Illuminate Lighting Design: An Interview With Simon Berry

Illuminate Lighting Design

 enLIGHTenment Magazine sits down with Simon Berry, director of Illuminate Lighting Design, to discuss the company’s philosophy and noteworthy hospitality projects all over the globe.

Singapore Based Illuminate Lighting Design

enLIGHTenment Magazine: Headquartered in Singapore, Illuminate also has offices in Hong Kong, and Melbourne, and has completed noteworthy projects across Asia, the Middle East, Europe, and America. Tell us more about the company.


Simon Berry: We are a lighting design consultancy working with architects, interior designers, landscape architects, and end clients across Asia, Middle East, Europe and America on a wide range of commercial and residential projects. The company started as an internal lighting design team supporting HBA Group Property Consultants [in Singapore] on its worldwide projects. It made sense from a client perspective that all work be effectively handled under one umbrella.


EM: How would you describe Illuminate’s design philosophy?

SB: We think of light as an emotional response to a space: does the lighting require drama, calmness, passion, or warmth? Whatever the case, every project requires us to fully understand the feeling required [overall] before we even think about the lighting.

Lighting is often considered to be this unknown element, where it just glides through the atmosphere only being stopped by the object on which the light falls. To some extent this is true, but for a lighting designer this is what excites us and pushes us ever forward. Just walking outside into a bright sunlit day reveals the world differently than it does during a dull overcast day. You could compare this to the interior scenes we create with artificial light. To us, it’s all one big stage requiring the best lit environment to ultimately enhance the performance.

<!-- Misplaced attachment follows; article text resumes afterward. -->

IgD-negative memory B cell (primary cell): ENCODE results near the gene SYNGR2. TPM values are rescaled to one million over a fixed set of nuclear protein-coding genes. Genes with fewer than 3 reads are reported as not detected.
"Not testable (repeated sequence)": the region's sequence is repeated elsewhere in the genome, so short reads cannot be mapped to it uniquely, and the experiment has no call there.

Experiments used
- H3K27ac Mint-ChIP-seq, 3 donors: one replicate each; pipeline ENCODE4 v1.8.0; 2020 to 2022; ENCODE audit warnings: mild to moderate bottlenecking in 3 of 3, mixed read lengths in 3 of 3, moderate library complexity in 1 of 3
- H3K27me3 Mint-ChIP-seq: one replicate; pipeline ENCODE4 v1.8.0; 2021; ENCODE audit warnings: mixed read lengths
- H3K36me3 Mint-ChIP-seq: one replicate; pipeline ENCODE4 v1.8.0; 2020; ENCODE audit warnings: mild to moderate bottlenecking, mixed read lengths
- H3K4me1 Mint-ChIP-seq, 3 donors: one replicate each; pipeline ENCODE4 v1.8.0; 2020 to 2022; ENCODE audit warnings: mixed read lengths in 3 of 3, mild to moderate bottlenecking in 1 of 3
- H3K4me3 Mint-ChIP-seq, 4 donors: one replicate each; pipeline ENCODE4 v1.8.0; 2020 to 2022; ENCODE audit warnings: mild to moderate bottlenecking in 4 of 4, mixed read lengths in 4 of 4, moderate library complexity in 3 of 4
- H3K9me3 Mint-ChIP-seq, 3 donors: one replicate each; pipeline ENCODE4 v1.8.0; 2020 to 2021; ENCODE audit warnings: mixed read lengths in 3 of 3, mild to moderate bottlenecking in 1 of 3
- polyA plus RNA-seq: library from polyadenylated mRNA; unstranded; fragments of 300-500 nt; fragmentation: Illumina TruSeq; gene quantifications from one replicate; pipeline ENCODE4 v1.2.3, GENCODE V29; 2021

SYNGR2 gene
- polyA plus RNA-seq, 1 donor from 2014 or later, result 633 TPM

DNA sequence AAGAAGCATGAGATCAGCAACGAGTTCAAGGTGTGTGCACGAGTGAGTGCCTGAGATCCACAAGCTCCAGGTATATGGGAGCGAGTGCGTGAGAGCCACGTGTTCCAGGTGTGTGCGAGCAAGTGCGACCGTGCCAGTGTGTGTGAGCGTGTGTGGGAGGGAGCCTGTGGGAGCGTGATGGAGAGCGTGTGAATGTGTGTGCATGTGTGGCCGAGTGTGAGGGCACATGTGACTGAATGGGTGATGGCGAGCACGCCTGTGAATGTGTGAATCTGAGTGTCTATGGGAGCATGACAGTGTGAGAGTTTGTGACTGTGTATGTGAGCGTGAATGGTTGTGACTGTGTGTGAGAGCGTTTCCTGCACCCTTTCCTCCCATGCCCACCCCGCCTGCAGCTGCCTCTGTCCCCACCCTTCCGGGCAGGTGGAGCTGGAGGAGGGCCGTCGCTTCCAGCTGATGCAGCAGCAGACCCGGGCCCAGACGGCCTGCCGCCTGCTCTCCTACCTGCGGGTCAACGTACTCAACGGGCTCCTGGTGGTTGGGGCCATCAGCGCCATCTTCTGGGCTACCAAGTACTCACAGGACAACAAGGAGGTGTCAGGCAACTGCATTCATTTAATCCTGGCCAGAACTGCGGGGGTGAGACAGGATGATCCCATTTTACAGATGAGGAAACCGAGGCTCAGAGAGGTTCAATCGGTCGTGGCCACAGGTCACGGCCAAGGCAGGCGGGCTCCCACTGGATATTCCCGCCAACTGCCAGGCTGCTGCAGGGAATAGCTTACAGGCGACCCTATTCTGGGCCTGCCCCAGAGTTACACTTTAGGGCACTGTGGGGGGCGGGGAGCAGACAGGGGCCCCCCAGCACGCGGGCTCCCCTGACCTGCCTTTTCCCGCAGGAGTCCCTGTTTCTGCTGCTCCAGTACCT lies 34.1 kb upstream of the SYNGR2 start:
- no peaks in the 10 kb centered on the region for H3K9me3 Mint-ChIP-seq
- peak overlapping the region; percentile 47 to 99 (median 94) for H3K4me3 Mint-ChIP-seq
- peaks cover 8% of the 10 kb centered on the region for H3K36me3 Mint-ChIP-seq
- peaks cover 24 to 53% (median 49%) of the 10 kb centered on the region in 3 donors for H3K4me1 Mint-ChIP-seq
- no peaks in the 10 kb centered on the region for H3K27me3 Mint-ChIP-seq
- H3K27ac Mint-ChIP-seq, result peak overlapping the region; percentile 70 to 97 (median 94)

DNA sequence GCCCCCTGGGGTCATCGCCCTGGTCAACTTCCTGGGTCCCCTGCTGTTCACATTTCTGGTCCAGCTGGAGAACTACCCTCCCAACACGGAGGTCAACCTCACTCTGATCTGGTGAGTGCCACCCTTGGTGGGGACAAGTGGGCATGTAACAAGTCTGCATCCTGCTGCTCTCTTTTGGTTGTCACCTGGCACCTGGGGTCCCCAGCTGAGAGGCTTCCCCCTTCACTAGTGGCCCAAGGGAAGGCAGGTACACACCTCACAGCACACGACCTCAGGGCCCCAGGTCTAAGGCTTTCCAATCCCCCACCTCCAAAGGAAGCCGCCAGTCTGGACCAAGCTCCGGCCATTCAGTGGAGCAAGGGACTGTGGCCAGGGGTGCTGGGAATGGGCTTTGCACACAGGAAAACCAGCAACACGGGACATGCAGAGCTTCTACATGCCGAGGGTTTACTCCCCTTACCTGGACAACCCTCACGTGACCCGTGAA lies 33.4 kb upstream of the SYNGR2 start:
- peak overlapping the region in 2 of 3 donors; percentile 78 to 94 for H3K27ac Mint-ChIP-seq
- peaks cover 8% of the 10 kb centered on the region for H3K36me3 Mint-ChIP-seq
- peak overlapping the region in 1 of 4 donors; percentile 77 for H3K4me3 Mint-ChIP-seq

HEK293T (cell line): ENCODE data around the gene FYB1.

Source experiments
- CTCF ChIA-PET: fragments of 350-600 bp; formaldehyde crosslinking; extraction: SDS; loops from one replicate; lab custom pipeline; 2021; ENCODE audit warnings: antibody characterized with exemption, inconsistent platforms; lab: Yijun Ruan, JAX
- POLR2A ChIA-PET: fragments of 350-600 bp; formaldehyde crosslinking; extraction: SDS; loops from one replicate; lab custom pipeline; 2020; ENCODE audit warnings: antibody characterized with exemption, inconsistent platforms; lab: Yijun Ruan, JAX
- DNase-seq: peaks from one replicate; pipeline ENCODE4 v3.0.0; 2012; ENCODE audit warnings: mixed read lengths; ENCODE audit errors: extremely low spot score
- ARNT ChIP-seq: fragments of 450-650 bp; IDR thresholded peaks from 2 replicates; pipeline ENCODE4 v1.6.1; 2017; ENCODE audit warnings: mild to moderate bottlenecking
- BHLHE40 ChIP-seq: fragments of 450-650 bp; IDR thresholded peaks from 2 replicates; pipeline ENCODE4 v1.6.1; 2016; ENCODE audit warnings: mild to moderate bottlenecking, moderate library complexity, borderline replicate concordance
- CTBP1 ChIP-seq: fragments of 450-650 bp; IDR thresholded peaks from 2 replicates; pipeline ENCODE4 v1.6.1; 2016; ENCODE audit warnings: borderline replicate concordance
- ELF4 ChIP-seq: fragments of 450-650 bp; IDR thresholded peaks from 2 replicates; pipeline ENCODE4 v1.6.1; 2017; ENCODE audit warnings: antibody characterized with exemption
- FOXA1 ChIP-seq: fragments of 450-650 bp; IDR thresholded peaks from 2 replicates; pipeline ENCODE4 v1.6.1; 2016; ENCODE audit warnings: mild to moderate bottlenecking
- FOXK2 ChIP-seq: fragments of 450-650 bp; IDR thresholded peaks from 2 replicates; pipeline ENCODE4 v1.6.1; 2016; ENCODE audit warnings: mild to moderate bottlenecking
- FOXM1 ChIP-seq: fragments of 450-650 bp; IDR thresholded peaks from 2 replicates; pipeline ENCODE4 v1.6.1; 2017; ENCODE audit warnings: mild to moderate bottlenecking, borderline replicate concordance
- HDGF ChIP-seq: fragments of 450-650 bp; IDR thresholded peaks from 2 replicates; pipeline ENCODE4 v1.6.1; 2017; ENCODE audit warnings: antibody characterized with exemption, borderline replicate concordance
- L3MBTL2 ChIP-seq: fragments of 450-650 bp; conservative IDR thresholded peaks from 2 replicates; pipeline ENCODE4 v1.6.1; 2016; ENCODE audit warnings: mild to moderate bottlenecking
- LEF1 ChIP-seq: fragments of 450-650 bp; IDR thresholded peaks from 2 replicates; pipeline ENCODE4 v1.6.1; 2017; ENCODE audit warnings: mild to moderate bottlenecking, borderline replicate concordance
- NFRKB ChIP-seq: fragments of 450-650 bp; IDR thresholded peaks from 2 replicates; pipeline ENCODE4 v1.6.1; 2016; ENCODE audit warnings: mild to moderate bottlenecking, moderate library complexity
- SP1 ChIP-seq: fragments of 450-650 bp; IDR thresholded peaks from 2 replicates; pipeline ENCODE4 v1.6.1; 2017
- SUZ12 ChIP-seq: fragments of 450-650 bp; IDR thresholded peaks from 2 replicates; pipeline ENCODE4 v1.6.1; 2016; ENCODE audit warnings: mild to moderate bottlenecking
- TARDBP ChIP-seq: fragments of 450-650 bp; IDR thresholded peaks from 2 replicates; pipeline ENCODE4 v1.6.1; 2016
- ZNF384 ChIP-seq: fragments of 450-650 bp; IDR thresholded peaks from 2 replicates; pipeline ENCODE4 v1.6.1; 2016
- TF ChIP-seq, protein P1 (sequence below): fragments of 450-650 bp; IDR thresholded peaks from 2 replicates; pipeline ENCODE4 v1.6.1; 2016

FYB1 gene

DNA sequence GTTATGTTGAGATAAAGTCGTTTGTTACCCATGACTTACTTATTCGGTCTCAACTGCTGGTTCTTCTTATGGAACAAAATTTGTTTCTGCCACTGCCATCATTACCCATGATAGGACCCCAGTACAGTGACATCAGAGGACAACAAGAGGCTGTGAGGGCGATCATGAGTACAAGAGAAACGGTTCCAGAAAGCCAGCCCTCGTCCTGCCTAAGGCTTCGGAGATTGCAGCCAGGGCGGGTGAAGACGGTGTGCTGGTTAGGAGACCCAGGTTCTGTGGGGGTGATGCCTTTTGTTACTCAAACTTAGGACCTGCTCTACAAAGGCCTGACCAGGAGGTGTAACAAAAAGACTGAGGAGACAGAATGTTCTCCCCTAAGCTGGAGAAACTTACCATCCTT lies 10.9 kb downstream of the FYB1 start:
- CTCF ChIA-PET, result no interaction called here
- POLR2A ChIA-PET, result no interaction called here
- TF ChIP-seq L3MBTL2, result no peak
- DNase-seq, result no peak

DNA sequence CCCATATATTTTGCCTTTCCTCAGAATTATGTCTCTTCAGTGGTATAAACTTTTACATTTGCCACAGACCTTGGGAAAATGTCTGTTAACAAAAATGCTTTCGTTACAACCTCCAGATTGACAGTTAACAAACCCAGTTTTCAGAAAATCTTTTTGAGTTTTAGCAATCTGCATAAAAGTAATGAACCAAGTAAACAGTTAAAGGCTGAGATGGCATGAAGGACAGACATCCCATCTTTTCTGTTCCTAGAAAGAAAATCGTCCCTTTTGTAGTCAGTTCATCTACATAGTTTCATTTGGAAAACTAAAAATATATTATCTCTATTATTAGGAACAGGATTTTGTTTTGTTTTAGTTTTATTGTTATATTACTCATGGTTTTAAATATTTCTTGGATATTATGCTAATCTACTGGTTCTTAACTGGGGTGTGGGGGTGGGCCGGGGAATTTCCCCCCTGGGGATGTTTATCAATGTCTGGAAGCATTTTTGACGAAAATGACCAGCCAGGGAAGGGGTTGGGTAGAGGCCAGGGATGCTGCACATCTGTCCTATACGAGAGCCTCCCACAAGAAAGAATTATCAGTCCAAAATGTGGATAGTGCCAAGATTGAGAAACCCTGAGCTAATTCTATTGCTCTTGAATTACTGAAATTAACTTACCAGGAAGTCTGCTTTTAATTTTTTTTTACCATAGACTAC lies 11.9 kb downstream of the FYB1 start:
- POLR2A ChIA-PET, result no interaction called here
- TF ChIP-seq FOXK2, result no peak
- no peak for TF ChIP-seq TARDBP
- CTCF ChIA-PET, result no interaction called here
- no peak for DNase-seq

Illuminate Lighting Design: enlightenmet residential lighting

EM: Part of Illuminate’s philosophy is to create sustainable design and “ecological” lighting schemes. Tell us more about that.
We are always looking for ecological answers. I think it is everyone’s responsibility in every field of work to ensure the actions you take make sense not only for the purpose of the action, but also in terms of the environment. Clearly with lighting we have to balance this with the final lit outcome, ensuring minimal impact. We have been appointed to deliver the best illumination for the space, so this has to be our primary concern.

On the subject of ecology, if you were to ask someone outside of the [overall] design profession, their answer would probably be related to lamp load.  To us, it goes beyond this. We need to ensure that the lamp source makes sense, even when it comes to its disposal.